-On the opposite side of the spectrum, I adore the art. Campo and de Payevsky did a great job. Looks like it'd really lend well to animation.
-Just saying.
-Zehra's family life should prove pretty interesting. I immediately liked it because it'd seem like the opposite of what you'd expect, but with a bit of reflection I realized I liked it because it actually makes perfect sense even in theory.
-I'm amused that the character profiles mention that Marcus is a fan of Dragonball. X-Men and Star Trek make sense as mainstays of their genre, but I would've expected Dragonball to be replaced by something either a little more current (Bleach, Naruto) or something a bit more franchise-y and bluntly sci fi (Gundam). I'm not really a fan of Dragonball (or any of those other shows I rattled off, though Gundam's alright), but I liked this little detail. It has a fascinating nuance.
-I like the normal guy (the blond kid who was bowling) and his significance or lack there of intrigues me.

OVERALL OPINION: This was a really cool start, and I like this comic a lot. I wish this property a lot of prosperity in the future and I sure as hell know I'm going to count myself in as a fan. Thank you for this.


1. So the title intrigues me. "Androidology-First Bell." Spectacular Spider-Man, also run by you and Mr. Cook, used similar academic titles for both arc names and individual story names. But, as I understand it, that evolved out of the marching orders that required arc based storytelling. My question: was the academic title scheme something that evolved out of the Mecha-Nation development and was fitted onto Spectacular Spider-Man when you saw that it seemed to fit, or was Mecha Nation's faux-academic titles borrowed from Spectacular Spider-Man?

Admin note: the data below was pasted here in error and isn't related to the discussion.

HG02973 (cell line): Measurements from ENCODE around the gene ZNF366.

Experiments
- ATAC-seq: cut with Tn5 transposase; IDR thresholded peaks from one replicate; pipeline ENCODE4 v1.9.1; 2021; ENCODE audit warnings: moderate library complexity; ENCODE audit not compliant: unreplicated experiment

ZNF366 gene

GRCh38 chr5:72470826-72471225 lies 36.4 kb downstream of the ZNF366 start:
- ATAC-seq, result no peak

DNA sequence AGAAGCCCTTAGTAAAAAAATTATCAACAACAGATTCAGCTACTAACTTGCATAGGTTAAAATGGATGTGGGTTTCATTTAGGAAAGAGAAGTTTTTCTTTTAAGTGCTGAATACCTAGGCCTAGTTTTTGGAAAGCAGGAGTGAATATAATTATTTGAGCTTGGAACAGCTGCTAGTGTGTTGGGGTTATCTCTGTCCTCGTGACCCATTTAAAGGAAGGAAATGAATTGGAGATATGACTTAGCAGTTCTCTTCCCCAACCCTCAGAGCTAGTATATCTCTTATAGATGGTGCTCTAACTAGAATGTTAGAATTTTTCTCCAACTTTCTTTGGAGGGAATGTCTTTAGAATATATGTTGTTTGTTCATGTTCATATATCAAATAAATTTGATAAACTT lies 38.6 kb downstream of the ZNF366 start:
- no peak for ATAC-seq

2. Does...Kizoic have any kind of standards and practices department? I mean, the themes regarding sexuality are subtle enough that I could see that not being a big deal. But I thought Kizoic was an all ages line and...there're a few damns in here. Not to mention the blond kid's reference to certain substances.

Thanks again for a great comic and I look forward to it continuing!

Greg responds...

1. I know this may sound ... astounding... but I didn't connect "Androidology" up with what we did on Spider-Man until your post. We developed this story AGES ago. The title was slightly different, but basically set. Androidology is the title of the entire three-issue mini-series. Then each issue has a subtitle. Since everything's set in and around a high school, the titles are all school related. That's coming from a slightly different place than the thematic titles of Spider-Man, but the end result, I guess, isn't that different.

2. Well, this book was written before Kizoic existed. But I'm my own standards and practices guy. Working in kids programming as long as I have, I try to do what I think is right for a general audience that's kid safe but fun for adults too.

I'm glad you liked Mecha-Nation! Thanks for buying it!!

Response recorded on September 29, 2010